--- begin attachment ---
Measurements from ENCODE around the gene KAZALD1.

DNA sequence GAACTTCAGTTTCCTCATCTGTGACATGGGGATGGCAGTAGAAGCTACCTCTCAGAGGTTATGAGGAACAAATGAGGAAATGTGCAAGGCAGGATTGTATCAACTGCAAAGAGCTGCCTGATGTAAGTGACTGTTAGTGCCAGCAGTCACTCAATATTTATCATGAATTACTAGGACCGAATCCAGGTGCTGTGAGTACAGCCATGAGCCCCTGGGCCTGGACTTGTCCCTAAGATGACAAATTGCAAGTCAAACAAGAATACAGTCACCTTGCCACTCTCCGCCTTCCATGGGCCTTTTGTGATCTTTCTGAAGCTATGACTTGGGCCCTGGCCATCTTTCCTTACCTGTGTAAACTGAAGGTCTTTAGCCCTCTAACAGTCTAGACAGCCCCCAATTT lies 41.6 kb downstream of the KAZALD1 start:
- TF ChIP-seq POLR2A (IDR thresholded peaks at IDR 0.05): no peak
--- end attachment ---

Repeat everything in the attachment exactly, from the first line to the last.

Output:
Measurements from ENCODE around the gene KAZALD1.

DNA sequence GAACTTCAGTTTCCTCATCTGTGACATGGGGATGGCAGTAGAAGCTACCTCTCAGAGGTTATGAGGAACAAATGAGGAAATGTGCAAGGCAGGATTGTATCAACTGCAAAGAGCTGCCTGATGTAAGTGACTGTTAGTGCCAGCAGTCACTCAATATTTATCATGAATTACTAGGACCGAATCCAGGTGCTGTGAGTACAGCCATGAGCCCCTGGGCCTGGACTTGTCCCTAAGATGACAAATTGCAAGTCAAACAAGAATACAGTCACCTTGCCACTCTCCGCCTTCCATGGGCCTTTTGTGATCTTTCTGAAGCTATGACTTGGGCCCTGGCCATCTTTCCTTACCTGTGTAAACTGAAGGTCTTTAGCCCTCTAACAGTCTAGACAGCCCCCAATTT lies 41.6 kb downstream of the KAZALD1 start:
- TF ChIP-seq POLR2A (IDR thresholded peaks at IDR 0.05): no peak